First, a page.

[Originally published in the Vanuatu Daily Post’s Weekender Edition.]
I grew up in a border town, in a border generation. One side of the river was majority French, the other English. My elders held tight to decidedly parochial views about their respective cultures. The English felt the ascendancy of their language (and subsequent control over business, government and education) was an inevitable and unavoidable result of their conquest of French Canada in 1760. The French, on the other hand, used their language as a cultural badge of courage, an undying assertion that they had never been conquered in spirit.
During the 1960s and 1970s an intense and occasionally violent cultural revival swept the French-speaking province of Quebec. Language became a weapon, leveraging access to public and private services.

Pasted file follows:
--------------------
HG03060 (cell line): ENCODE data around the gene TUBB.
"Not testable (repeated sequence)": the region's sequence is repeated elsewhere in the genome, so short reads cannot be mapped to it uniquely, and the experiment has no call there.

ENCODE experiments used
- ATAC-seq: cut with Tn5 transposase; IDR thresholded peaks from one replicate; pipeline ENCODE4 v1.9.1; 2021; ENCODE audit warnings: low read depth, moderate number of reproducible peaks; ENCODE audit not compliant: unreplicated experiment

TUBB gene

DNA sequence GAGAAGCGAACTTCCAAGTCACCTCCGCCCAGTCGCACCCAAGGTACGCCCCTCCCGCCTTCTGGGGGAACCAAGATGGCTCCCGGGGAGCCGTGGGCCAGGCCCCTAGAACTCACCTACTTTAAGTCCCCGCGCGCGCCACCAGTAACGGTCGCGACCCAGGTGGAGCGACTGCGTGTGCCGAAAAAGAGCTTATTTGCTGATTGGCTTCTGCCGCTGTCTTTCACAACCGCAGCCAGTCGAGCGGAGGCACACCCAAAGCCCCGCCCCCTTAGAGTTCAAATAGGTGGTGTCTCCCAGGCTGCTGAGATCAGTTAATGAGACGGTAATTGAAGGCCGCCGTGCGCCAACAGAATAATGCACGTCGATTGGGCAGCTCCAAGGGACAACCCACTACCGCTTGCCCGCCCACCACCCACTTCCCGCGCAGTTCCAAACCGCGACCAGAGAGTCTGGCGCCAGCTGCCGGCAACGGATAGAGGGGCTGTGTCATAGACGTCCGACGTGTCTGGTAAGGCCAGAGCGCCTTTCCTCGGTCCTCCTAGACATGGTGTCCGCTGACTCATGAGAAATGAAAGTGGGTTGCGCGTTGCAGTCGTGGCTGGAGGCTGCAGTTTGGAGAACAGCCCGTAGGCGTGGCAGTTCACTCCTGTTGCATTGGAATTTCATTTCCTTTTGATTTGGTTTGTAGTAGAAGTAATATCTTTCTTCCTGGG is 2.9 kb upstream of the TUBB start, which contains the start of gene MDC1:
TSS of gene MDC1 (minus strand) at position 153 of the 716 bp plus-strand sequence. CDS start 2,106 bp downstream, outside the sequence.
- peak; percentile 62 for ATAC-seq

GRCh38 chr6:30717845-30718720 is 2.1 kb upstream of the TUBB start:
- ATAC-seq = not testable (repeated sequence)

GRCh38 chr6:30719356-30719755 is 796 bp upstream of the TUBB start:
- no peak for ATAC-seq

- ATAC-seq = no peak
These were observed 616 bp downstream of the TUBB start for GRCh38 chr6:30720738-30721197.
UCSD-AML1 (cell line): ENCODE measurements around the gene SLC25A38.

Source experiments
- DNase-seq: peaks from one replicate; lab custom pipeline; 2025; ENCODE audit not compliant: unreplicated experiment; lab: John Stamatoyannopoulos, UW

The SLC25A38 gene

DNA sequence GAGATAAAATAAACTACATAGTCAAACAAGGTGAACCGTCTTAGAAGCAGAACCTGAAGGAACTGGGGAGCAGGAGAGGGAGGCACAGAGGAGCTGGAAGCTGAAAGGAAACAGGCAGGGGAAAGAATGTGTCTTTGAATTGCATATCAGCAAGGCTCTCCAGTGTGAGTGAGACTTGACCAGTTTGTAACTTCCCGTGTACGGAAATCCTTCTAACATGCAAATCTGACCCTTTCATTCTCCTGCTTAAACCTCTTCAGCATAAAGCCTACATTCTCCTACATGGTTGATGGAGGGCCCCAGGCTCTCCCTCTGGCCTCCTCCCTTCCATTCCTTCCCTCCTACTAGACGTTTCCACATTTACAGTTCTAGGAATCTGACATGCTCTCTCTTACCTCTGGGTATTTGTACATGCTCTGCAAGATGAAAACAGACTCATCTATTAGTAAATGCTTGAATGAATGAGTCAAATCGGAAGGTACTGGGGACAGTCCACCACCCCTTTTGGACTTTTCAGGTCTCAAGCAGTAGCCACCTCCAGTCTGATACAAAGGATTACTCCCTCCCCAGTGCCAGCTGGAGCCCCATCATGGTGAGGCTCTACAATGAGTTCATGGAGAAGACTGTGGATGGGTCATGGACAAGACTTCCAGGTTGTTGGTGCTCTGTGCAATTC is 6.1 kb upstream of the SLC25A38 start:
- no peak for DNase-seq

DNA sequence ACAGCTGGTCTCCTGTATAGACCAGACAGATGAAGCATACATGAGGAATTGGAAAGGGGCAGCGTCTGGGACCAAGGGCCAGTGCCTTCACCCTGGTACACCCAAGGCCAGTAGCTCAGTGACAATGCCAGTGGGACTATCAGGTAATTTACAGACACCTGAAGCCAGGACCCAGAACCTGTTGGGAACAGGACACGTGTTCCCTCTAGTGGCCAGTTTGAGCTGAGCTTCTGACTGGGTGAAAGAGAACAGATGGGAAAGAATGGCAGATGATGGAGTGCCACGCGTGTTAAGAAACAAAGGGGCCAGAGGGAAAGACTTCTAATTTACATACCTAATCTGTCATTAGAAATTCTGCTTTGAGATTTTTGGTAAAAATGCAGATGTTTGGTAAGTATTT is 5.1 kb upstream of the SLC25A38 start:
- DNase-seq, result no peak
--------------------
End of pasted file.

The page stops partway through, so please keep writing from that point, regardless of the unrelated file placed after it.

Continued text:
Many of these reforms were necessary, long past due. Pierre Trudeau, the bi-cultural, bilingual Prime Minister at the time, had agitated for social justice in his youth. He was, nonetheless, a strong federalist, and opposed growing cries for Quebec’s secession from the Canadian confederation of provinces.
Vanuatu and Canada’s respective histories reveal more than a few parallels. Though different in detail, many common themes emerge. In Vanuatu, French and English camps were pitted against one another in the run-up to Independence, with the largely English Lini camp charging full-blown toward freedom and numerous, largely French-speaking, elements advocating a go-slowly (or not at all) approach.